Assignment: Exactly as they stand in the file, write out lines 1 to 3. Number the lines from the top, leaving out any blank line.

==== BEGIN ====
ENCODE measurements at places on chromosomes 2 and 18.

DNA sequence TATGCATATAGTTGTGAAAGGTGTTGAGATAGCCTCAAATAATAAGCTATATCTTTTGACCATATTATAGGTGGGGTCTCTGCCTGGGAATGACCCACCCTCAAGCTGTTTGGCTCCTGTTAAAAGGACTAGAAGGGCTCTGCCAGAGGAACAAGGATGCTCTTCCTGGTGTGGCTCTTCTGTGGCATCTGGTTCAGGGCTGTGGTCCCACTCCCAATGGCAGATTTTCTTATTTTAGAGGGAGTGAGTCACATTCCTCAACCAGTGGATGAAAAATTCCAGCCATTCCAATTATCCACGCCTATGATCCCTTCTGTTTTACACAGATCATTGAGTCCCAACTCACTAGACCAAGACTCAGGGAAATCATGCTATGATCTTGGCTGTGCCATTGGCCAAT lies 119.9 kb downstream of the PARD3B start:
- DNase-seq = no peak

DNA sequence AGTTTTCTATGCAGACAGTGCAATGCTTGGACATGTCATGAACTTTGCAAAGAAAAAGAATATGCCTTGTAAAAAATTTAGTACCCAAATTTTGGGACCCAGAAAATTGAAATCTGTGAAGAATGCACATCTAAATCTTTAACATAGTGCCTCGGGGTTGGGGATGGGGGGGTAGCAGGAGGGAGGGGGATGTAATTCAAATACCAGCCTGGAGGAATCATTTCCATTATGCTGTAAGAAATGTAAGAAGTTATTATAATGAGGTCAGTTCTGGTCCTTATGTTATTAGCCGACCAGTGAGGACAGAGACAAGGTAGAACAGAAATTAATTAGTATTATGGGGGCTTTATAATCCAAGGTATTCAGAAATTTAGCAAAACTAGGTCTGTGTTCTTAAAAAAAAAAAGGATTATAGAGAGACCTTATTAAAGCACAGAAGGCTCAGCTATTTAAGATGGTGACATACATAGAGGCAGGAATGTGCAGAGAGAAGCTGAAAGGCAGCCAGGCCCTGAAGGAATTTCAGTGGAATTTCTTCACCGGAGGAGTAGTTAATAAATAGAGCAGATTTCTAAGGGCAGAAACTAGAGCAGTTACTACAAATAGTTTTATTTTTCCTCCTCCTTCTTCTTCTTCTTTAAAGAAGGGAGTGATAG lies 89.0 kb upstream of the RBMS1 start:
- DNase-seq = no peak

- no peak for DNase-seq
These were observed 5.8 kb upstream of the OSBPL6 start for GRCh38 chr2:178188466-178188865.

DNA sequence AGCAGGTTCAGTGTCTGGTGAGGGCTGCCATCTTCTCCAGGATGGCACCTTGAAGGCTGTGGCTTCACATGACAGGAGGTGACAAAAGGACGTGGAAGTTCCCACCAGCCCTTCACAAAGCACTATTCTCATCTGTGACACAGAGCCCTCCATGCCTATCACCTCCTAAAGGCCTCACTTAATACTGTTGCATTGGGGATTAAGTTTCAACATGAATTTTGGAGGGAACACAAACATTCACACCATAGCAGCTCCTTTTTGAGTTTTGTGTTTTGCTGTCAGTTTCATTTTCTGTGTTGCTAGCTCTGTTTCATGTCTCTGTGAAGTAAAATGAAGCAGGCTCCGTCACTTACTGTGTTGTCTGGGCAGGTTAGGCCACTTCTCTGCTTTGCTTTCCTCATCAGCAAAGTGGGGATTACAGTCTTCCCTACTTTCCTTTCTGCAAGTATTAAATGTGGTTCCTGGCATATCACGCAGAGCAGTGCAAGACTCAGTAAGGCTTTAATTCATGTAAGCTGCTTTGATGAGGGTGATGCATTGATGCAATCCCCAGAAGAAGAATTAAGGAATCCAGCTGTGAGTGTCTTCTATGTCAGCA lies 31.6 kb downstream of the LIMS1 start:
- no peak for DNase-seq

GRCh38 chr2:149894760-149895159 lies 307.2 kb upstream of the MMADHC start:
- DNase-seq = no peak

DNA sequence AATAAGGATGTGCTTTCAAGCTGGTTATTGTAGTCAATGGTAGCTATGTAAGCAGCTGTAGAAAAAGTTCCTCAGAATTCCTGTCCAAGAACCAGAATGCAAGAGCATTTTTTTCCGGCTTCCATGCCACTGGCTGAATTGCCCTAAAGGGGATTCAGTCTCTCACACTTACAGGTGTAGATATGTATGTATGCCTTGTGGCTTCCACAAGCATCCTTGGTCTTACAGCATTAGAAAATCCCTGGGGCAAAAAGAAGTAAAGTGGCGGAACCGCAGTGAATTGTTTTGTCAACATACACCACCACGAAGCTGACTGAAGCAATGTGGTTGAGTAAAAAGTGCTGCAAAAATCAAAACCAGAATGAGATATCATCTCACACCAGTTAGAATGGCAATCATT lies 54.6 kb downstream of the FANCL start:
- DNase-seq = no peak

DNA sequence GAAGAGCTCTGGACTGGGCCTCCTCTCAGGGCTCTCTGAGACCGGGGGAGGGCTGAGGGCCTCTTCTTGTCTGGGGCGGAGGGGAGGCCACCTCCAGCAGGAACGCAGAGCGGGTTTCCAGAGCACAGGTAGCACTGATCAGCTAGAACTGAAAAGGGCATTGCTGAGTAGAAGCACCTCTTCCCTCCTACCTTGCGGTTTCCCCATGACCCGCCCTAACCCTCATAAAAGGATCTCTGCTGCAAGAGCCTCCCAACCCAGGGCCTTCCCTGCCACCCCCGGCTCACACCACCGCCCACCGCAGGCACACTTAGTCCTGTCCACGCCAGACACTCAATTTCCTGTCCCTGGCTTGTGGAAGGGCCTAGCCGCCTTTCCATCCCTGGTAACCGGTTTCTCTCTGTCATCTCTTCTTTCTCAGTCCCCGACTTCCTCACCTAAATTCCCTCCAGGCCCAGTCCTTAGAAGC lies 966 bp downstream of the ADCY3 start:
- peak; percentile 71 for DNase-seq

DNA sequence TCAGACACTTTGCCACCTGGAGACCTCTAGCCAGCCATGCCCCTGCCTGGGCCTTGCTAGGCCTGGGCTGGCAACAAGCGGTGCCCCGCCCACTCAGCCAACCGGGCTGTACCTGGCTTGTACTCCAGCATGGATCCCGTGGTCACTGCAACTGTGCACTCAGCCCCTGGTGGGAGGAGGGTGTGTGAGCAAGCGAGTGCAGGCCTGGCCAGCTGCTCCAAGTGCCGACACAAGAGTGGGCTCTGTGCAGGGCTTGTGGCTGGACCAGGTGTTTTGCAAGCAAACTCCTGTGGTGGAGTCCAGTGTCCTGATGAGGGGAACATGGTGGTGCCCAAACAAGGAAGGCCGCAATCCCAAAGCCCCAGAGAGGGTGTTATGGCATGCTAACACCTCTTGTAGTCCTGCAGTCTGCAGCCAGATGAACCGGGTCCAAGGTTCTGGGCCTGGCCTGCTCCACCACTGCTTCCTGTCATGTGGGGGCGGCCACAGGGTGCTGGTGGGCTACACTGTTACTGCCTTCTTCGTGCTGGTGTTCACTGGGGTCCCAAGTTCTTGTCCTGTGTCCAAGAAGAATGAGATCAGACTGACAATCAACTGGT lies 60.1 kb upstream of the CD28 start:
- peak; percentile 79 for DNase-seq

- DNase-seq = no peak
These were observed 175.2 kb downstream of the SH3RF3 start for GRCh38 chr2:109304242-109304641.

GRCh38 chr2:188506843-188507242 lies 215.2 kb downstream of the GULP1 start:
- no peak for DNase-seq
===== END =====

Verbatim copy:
ENCODE measurements at places on chromosomes 2 and 18.

DNA sequence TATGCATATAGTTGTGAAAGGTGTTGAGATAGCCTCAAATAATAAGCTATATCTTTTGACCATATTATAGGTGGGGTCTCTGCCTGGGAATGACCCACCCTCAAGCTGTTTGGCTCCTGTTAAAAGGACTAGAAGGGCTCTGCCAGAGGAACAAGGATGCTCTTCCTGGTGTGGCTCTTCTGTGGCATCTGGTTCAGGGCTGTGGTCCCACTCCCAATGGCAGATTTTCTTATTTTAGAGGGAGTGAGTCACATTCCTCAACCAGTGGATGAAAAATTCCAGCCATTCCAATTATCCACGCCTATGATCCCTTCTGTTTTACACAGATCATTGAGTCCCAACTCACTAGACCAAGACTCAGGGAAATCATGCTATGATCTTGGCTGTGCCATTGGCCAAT lies 119.9 kb downstream of the PARD3B start:
- DNase-seq = no peak